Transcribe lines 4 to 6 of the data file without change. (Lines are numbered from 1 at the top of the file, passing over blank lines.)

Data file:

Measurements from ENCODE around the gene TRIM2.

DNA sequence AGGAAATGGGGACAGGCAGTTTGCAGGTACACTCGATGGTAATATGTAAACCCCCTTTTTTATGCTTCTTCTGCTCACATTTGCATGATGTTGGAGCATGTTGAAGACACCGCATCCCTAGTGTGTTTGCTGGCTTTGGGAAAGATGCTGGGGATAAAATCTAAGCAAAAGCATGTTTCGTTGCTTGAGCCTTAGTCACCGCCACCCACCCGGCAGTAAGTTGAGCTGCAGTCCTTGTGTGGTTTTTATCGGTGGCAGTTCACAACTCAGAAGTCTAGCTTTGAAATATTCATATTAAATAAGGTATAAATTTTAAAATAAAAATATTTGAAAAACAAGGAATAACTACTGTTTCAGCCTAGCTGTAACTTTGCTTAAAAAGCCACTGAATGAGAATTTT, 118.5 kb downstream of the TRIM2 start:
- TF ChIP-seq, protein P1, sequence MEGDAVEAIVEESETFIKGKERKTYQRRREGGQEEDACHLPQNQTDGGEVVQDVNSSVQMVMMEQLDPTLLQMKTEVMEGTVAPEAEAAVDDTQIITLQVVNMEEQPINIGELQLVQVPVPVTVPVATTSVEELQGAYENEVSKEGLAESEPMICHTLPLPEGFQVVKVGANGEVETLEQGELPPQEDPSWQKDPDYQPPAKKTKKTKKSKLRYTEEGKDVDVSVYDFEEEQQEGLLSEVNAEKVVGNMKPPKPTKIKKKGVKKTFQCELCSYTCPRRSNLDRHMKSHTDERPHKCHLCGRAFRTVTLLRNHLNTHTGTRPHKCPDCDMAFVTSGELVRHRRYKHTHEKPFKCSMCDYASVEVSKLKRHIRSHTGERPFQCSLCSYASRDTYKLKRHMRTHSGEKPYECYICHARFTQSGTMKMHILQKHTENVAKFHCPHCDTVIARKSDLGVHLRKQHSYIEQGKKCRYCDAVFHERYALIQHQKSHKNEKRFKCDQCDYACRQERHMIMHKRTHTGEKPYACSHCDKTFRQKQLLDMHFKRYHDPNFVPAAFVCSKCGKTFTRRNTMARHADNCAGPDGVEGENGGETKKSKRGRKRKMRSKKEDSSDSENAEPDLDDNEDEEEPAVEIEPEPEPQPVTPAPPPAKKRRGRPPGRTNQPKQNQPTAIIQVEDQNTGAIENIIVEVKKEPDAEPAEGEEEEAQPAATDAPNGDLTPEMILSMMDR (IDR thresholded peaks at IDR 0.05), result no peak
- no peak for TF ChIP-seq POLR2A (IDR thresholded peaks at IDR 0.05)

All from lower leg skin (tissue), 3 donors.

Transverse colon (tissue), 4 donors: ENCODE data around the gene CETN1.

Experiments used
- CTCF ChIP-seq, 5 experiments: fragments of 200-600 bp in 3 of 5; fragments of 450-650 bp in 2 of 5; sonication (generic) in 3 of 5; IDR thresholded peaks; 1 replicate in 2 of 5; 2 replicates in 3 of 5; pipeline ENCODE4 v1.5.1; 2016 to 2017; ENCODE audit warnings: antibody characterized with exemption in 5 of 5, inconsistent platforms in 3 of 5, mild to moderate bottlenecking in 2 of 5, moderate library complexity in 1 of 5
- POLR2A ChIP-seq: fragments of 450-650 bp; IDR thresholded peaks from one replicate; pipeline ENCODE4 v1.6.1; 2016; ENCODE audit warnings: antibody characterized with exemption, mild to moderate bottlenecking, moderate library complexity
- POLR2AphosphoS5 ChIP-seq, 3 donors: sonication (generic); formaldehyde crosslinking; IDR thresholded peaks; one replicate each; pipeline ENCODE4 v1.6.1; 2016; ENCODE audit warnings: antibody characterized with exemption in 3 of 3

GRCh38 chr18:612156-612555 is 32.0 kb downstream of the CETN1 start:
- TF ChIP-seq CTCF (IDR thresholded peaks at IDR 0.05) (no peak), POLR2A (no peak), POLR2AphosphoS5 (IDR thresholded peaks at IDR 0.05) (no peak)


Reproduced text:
- no peak for TF ChIP-seq POLR2A (IDR thresholded peaks at IDR 0.05)

All from lower leg skin (tissue), 3 donors.

Transverse colon (tissue), 4 donors: ENCODE data around the gene CETN1.